QuicKeys is a long-lived automation utility designed to save you time by letting you convert tedious, repetitive tasks--everything from opening apps to copying files to typing your e-mail address--into quick, painless one-step shortcuts. Although there are numerous options for macro programs on the Mac (including cheaper and even free ones, like OS X's built-in Automator), QuicKeys strikes a good balance of providing an intuitive, visual interface with a veritable programming language that can handle the most complex tasks and workflows.
You can use a wide variety of triggers, with customizable "scopes" (for shortcuts that work in a single application or across multiple apps), and QuicKeys provides good tools for building your own shortcuts. QuicKeys also now has Abbreviations (for expanding text or triggering shortcuts) and "Instant Shortcuts," for when you want to quickly record a temporary workflow. You can even use QuicKeys automation on Web pages and Web apps, and the app also supports batch processing. Programming complicated shortcuts can take some time and practice (and QuicKeys doesn't have strong help and tutorials), but this app keeps making consistent improvements. Unfortunately, QuicKeys still has a relatively steep price tag, but that's offset in part by its open-ended trial mode.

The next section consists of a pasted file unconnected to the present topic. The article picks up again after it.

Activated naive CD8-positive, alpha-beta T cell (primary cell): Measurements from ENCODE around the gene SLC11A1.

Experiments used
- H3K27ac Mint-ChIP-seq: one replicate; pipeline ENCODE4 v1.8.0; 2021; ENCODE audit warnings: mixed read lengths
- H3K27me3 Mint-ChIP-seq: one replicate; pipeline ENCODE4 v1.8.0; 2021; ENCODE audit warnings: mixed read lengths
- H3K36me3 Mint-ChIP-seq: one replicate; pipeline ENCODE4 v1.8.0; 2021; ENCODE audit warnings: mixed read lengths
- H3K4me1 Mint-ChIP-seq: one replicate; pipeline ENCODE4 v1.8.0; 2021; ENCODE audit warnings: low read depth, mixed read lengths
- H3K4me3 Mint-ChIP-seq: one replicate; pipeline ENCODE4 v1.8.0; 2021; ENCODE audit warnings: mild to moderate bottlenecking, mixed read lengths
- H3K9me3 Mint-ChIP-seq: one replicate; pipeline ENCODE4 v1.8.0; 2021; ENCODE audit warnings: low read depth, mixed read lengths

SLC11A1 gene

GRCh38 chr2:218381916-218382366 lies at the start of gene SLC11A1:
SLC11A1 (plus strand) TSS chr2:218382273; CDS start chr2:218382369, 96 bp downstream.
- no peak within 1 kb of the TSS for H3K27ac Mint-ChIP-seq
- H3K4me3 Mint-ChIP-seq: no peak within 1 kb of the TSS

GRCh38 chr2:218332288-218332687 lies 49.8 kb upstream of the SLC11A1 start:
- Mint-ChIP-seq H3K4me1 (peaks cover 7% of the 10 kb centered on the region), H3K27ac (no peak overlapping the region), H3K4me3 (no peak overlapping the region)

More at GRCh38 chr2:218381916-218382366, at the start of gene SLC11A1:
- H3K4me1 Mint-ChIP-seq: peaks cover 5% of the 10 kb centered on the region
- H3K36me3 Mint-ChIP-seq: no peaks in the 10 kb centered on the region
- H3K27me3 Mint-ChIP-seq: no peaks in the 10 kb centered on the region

QuicKeys is a powerful macro program that allows you to create shortcuts to automate computer tasks. It takes the daily tasks that would normally take you five ... six ... twenty or more steps and turns them into simple one step shortcuts. Automatically insert commonly used blocks of text, move or copy files and folders, launch your favorite web sites, open applications and documents plus so much more. The possibilities are endless; the result is always the same: more work in less time.
Using QuicKeys is easy. Just tell QuicKeys what shortcut you would like to create and then trigger that shortcut with a hot key, toolbar, timer, specified application event or even speech command. Whether you need to create multi-step shortcuts, store or retrieve text and images, reformat text, select menus, run UNIX commands, automate e-mail correspondence or connect to file servers, you can make it happen in a snap with a QuicKeys shortcut.
Even though QuicKeys requires no programming to use it still has incredible power. With QuicKeys advanced Logic
What's new in this version:
- Fixed crash that could prevent launching QuicKeys under Mac OS X 10.5.
- Worked around issue in Mac OS X 10.5 & 10.6 where other applications could crash if QuicKeys interacted with their contextual menus.
- Fixed issue where hot keys could stop working until QuicKeys was re-launched.
- Fixed crash that could occur when defining a pop-up button action.
- Fixed issue with QuicKeys too aggressively handling certain copied data.
- Fixed issue... See all new features »